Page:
Review Looks at Role Lipocalin 2 Might Play in Spread of Breast Cancer

A recent review looked at the role lipocalin 2 (LCN2), a secreted glycoprotein that transports small lipophilic ligands, might play in metastatic triple-negative breast cancer (TNBC) and the possibility of potential LCN2-targeting agents.

A recent review looked at the role lipocalin 2 (LCN2), a secreted glycoprotein that transports small lipophilic ligands, might play in metastatic triple-negative breast cancer (TNBC) and the possibility of potential LCN2-targeting agents.

TNBC is a very aggressive cancer with a poor prognosis. There are no targeted therapies approved, leaving only chemotherapy as an option most of the time.

Lipocalins are part of a group of more than 20 diverse proteins that exhibit limited amino acid sequence similarity.

LCN2 acts as an initiator of carcinogenesis and metastasis through multiple signaling pathways, and it has gained attention as a potential biomarker and a modulator of human cancer. Due to its property as a secretory protein, LCN2 can be easily detected in the blood or urine, and could be a noninvasive diagnostic and prognostic biomarker for breast cancer progression, the authors wrote.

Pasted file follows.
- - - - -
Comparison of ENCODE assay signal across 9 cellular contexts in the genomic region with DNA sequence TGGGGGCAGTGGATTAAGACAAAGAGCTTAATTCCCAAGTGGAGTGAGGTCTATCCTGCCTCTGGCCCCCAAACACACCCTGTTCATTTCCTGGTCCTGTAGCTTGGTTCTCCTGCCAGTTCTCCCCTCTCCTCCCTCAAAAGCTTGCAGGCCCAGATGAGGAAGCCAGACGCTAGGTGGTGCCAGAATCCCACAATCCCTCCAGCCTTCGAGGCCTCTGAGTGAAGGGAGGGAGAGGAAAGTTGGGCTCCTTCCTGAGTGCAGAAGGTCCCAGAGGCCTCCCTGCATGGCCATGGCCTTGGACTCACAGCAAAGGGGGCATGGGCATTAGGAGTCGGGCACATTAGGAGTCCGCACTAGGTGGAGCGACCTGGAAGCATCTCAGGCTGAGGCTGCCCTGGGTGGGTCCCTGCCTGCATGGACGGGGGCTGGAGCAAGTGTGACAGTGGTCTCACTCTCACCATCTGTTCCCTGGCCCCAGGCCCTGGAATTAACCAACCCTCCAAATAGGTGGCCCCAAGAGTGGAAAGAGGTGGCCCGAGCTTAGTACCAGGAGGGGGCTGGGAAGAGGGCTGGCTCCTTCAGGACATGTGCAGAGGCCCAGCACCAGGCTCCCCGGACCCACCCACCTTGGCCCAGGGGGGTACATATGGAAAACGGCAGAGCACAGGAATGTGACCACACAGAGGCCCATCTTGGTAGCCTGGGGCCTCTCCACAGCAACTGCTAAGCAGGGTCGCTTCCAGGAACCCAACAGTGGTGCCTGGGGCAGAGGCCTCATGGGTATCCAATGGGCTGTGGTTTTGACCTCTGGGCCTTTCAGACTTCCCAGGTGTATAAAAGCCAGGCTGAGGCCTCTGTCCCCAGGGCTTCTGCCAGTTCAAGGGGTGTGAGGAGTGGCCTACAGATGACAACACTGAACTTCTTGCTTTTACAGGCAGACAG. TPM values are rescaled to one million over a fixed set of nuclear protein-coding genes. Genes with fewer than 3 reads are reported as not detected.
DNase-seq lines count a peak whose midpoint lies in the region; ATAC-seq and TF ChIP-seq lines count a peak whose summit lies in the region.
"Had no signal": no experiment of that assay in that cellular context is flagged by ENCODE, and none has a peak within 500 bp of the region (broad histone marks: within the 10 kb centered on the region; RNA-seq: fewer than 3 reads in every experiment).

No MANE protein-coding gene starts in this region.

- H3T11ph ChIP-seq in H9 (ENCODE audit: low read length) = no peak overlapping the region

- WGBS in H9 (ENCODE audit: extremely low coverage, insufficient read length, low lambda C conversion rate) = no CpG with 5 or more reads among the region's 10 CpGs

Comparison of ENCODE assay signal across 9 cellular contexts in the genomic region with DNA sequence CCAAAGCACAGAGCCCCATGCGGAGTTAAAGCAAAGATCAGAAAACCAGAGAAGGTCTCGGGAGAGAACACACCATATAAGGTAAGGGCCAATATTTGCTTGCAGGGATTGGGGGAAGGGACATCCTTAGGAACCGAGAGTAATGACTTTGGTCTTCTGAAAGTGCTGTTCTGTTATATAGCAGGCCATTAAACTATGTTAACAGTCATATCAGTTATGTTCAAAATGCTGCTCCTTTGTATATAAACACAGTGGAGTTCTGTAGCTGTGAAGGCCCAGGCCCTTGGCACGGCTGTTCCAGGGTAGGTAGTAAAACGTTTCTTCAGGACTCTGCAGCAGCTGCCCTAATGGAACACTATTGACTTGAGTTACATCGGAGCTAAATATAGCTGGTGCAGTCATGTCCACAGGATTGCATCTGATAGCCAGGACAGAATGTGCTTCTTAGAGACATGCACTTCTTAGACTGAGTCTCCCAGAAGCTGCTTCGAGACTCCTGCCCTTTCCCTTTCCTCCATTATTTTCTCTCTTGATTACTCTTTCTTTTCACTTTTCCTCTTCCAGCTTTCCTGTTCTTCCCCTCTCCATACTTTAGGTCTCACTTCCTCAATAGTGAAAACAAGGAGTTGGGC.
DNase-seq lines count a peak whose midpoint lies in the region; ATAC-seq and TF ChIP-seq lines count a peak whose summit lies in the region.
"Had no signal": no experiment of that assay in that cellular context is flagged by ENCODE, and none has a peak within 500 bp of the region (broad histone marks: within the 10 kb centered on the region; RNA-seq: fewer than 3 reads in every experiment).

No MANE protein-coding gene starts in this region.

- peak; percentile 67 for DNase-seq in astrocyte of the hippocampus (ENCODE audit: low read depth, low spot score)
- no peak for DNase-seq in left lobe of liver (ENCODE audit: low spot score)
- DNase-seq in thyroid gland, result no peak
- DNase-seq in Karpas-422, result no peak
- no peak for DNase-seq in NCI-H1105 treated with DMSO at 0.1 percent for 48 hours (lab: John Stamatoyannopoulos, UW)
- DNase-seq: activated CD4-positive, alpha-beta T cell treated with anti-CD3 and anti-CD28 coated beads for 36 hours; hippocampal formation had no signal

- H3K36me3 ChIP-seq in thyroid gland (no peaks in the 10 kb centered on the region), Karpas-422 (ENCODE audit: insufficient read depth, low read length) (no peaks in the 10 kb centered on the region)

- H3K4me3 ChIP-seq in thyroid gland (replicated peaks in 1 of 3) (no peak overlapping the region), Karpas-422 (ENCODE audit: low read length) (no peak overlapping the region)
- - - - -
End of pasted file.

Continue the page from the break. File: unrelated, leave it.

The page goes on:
Abnormal expression of LCN2 has been assigned critical roles in various pathologies, including inflammation, renal damage, liver injury, and cancer in several human organs. In breast cancer, the abnormal expression of LCN2 serves critical roles in the epithelial-to-mesenchymal transition (EMT) process, angiogenesis, and cell migration and invasion.

As a result, high LCN2 expression is an independent prognostic biomarker for reduced survival among patients with breast cancer, especially for those suffering from TNBC.

EMT is a developmental process that is typically activated during cancer invasion and metastasis. LCN2 can upregulate mesenchymal markers, including vimentin and fibronectin, and downregulate the epithelial marker E-cadherin, which induces EMT and significantly increases cell motility and invasion

A recent study identified that LCN2 is a regulator of angiogenesis, and the downregulation of TNBC-secreted LCN2 is associated with suppressed tumor angiogenesis in breast cancer, making it a potential anti-angiogenic target in TNBC. As a result, LCN2 silencing in aggressive breast cancer cells can inhibit cell migration and the mesenchymal phenotype.

The authors wrote that it is it is important to identify a potential LCN2-targeted therapeutic approach for the prevention and treatment of TNBC, concluding that since LCN2 promotes local tumor invasion and cancer metastasis by inducing EMT and stimulating angiogenesis in vitro and in vivo, it suggests that LCN2 may be a promising therapeutic target in inhibiting breast cancer progression.

Reference

Hu C, Yang K, Li M, Huang W, Zhang F, Wang H. Lipocalin 2: a potential therapeutic target for breast cancer metastasis. [published online November 16, 2018]. Onco Targets Ther. doi: 10.2147/OTT.S181223.